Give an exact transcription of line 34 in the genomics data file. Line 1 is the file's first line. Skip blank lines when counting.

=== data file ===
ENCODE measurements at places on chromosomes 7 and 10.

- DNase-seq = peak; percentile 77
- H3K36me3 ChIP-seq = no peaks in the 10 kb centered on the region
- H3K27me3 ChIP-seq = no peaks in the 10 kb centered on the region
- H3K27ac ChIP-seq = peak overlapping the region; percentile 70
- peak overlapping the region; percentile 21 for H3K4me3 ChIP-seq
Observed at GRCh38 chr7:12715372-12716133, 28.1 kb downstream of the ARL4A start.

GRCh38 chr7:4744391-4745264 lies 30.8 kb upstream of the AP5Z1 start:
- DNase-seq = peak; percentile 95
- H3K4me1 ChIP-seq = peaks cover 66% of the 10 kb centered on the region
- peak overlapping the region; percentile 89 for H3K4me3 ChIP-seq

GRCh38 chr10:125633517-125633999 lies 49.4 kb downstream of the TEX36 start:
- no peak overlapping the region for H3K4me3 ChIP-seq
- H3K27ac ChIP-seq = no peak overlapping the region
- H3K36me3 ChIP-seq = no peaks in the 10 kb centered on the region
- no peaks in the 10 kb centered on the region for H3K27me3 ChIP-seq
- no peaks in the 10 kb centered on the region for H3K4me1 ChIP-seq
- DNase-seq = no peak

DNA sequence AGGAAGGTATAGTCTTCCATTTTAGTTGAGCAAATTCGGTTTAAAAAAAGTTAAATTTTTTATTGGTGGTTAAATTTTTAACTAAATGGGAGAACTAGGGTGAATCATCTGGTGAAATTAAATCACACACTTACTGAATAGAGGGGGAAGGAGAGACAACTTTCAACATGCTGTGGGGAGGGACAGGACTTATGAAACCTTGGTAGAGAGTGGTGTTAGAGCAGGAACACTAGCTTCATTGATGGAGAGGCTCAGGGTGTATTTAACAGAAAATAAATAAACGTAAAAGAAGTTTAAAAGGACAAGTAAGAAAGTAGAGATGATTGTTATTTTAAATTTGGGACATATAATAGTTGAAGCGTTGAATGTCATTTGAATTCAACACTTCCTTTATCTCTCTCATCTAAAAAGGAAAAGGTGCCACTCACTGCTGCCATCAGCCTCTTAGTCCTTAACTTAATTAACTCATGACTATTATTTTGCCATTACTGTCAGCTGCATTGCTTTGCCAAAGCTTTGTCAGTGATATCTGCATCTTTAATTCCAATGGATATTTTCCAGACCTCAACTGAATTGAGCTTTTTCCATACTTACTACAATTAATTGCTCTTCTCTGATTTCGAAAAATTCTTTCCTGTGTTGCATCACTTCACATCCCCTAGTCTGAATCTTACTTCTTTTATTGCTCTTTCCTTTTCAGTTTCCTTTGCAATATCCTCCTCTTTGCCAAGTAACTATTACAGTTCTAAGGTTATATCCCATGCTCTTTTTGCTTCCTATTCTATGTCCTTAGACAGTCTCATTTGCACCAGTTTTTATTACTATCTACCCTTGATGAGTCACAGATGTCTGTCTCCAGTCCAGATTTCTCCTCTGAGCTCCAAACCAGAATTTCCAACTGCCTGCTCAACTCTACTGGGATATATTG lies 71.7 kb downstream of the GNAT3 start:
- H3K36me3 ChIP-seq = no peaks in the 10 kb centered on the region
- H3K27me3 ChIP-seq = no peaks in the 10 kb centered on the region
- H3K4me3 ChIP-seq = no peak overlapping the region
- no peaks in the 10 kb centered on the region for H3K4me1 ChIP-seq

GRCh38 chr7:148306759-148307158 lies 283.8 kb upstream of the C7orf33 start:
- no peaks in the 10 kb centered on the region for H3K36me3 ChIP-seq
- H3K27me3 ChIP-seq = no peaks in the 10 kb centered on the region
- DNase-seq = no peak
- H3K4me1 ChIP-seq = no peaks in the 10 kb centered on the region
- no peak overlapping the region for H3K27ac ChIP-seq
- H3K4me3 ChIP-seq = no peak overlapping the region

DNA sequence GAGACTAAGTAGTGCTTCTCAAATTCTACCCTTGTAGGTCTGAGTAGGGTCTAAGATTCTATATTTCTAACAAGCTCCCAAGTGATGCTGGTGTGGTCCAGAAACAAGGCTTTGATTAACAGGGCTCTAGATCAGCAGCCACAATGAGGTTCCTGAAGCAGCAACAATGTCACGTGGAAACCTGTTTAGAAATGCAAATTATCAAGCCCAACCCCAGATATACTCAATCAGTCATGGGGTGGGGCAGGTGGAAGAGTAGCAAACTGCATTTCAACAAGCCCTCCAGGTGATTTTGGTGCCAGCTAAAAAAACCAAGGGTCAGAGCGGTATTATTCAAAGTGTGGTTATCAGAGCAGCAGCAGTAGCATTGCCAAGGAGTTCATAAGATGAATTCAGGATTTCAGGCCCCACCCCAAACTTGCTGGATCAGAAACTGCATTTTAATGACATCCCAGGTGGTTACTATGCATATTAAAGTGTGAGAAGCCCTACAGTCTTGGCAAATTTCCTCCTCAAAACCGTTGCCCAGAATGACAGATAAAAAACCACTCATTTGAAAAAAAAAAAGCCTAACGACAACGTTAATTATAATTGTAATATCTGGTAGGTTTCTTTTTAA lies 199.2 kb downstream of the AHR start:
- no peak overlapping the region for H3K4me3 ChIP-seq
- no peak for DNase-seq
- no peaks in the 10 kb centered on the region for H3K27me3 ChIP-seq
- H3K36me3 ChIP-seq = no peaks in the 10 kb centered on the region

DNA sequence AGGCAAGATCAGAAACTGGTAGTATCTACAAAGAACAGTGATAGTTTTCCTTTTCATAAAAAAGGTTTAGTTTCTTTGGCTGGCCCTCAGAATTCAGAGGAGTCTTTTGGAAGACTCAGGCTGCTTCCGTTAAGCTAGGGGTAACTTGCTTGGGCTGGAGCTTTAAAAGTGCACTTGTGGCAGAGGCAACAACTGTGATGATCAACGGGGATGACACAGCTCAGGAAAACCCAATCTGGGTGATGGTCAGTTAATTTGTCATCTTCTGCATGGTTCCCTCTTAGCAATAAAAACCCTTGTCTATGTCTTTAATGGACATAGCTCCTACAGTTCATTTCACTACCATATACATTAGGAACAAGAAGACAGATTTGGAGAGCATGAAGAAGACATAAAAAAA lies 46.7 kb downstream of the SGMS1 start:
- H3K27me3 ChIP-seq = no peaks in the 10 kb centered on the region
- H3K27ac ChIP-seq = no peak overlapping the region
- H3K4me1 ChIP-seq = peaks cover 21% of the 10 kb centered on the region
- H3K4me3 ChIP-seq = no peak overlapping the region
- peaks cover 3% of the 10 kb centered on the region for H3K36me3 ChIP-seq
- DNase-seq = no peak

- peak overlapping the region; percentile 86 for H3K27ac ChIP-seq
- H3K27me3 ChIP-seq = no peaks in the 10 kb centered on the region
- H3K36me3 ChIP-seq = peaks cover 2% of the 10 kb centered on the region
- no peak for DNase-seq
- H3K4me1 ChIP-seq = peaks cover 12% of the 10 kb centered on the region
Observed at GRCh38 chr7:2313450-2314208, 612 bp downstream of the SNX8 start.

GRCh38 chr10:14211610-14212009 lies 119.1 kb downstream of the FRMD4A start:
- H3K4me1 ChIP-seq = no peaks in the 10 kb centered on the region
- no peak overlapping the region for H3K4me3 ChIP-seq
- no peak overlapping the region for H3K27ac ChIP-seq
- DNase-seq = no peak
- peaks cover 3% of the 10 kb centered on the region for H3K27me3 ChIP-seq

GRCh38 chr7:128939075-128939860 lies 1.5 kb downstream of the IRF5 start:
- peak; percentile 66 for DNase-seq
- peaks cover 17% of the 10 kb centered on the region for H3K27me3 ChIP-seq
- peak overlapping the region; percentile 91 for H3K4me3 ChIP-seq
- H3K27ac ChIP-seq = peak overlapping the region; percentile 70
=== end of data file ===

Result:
- no peaks in the 10 kb centered on the region for H3K27me3 ChIP-seq